First, there is a valid concern that if some countries are more generous than others in the support they give energy-intensive firms that compete internationally, it might not only distort the level playing field during the crisis but could improve the competitive position of these firms even post-crisis, to the detriment of EU competitors. While a stronger fiscal position gives a country every right to be more generous to its citizens than a fiscally weaker country, it does not give it the right to inflict damage on other countries through its ability to provide state aid. State-aid rules can limit such damage, but this is not enough to maintain a (roughly) level playing field unless a minimum level of support is provided everywhere.
Second, an EU-level fiscal instrument would greatly improve the chances that support for firms is provided in a way that encourages energy savings and is consistent with the green transition. Even in countries with the best governance, distributing subsidies to firms is subject to lobbying, connections and state capture. Providing these funds at EU level will not stop these problems, but can reduce them significantly.
Third, beyond promoting incentives-friendly firm support, the fund could also be used to create incentives for EU countries to implement those policies that are essential to a cooperative and effective response to the energy crisis. Countries would lose access to the fund if, for example, they implement policies inconsistent with meeting their energy-demand reduction commitments, or close their borders to energy trade. Additional support from the fund could go to countries that make special efforts to increase supply, for example, by increasing local gas production, authorising additional pipelines or extending the life of nuclear plants.
How to design it
A fund that meets these objectives should not simply be a replica of past fiscal stabilisation funds such as SURE. Instead, it should provide support based on criteria that are carefully designed both to level the playing field among internationally active, energy-intensive firms and to encourage energy savings. This could happen in one of two ways.
One approach would be to (at least temporarily) take subsidisation of such firms out of the hands of national governments altogether. Industrial consumers that meet certain criteria – size, energy use, export orientation, perhaps value added inside the EU – would receive support from the EU-level fund. Parallel national-level support would be forbidden at least for the duration of the crisis. Support would either avoid price subsidies altogether (for example, if it is based on past energy consumption only) or it could be based on the ideas proposed by the German expert commission on the gas price brake, which would maintain incentives to save in line with market prices.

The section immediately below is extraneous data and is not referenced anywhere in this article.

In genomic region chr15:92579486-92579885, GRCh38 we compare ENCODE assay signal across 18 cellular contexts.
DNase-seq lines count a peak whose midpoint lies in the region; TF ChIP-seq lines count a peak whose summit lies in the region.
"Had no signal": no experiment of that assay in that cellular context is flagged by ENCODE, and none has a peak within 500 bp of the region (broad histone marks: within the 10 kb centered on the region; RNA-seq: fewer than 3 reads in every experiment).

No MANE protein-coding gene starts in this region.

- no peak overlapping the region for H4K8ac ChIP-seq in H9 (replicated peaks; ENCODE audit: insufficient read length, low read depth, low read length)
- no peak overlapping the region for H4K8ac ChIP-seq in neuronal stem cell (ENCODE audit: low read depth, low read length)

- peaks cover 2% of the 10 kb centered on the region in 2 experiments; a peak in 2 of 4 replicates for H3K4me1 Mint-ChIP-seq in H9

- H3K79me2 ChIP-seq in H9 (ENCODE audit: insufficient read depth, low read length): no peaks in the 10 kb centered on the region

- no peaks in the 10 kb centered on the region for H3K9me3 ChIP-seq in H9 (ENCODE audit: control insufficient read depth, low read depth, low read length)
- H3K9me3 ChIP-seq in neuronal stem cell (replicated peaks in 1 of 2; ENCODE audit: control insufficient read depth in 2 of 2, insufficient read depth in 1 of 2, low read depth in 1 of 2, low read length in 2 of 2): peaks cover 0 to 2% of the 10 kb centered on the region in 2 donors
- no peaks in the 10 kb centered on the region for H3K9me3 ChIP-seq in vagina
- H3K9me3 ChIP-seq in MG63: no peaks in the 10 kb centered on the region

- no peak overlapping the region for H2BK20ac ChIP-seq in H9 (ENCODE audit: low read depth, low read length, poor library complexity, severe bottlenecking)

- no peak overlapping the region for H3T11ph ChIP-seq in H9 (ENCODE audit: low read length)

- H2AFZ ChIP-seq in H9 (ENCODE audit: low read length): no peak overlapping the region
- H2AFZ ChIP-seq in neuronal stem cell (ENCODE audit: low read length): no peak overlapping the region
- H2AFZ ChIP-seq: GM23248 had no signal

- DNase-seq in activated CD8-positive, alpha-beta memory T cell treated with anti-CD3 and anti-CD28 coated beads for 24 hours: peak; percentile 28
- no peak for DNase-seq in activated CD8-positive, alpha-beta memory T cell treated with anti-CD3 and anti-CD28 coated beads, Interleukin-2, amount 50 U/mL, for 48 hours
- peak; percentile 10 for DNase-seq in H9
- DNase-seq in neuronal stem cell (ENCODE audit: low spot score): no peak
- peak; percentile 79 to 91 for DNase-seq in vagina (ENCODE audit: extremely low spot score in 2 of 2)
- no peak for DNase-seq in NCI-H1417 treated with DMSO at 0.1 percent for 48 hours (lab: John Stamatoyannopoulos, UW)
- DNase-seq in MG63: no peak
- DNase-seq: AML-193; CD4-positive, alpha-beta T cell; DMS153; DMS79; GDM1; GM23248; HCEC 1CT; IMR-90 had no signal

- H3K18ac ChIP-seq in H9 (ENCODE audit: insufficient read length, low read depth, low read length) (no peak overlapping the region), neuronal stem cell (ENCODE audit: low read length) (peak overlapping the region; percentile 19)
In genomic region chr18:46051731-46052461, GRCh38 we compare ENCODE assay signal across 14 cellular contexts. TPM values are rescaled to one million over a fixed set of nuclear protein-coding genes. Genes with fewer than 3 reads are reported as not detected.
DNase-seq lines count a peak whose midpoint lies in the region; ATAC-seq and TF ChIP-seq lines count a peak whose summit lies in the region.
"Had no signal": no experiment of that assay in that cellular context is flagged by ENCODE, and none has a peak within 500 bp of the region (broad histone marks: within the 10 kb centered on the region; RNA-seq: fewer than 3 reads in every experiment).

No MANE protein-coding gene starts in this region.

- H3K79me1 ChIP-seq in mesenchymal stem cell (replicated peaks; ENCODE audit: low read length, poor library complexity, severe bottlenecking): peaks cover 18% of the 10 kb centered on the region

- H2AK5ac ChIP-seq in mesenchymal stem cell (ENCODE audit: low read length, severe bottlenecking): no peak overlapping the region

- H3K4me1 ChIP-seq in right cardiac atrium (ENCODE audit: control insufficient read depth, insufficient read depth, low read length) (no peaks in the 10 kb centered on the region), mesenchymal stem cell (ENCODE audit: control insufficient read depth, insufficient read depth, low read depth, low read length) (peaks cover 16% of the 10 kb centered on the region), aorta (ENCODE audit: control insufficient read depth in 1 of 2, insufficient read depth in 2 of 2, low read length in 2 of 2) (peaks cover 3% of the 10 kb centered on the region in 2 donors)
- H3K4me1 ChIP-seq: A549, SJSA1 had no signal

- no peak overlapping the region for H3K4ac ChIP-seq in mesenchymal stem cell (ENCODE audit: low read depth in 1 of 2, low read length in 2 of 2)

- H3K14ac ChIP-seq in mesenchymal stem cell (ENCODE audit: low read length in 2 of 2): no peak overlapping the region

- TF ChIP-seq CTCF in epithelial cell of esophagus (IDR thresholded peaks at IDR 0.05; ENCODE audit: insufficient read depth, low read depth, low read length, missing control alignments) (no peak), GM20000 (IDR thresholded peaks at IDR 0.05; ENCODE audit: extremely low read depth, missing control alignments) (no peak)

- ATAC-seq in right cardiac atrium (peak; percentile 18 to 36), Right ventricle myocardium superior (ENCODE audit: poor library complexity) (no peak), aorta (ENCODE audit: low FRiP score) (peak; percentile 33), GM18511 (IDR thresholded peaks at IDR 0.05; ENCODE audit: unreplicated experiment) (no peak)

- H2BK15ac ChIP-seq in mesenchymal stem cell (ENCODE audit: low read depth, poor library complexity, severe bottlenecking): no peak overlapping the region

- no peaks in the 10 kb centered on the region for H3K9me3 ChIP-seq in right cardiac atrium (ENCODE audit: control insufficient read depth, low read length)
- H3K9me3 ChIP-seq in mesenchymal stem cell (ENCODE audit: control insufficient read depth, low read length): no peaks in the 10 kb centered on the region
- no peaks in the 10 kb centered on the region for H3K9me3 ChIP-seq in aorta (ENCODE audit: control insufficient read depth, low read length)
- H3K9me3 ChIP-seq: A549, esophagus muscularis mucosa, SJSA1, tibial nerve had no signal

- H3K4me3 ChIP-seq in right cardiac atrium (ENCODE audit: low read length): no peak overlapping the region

An alternative approach would be for national governments to continue administering funds, while imposing restrictions on how they can do this (state aid rules), and providing each government with earmarked resources. Disbursement would have to be done in a way that encourages gas savings in the industrial sector rather than gas consumption. One way to do this would be to require government to adopt criteria for state support that mirror those that would make sense at the EU level. Only governments that comply would benefit from the fund. Another way would be to link transfers from the EU fund to the actual savings achieved by each country.
The distributional implications of the fund will depend on how it is financed. If it is based on member-state borrowing in proportion to GDP or EU budget shares, it would benefit countries with a structurally high ratio of gas consumption by energy-intensive exporters to GDP, including Belgium, Germany, Italy, the Netherlands and Poland. This redistributive effect could be neutralised by basing contributions on this ratio rather than on GDP. An additional redistributive effect, benefitting members with higher borrowing costs, would arise if the fund were to be based on common borrowing or joint guarantees.
An EU-level support fund cannot be the main pillar of the EU’s response to the energy crisis. That should be a coordinated set of demand-reducing and supply-expanding policies at the national level, and an EU-wide effort to obtain better deals from external suppliers. However, an EU fund can complement such efforts by maintaining a level playing field among energy-intensive exporters, by ensuring subsidies to these exporters are provided in a way that encourages energy savings, and by incentivising implementation of critical elements of the joint EU energy plan. The integrity of the single market is a core economic interest of all EU countries, not least Germany, which relies on the pan-European integration of its industrial supply chains. As such, the fund could play an important role.
The authors thank Grégory Claeys, Zsolt Darvas, Marie Le Mouel, Jean Pisani-Ferry, André Sapir and Nicolas Véron for helpful comments.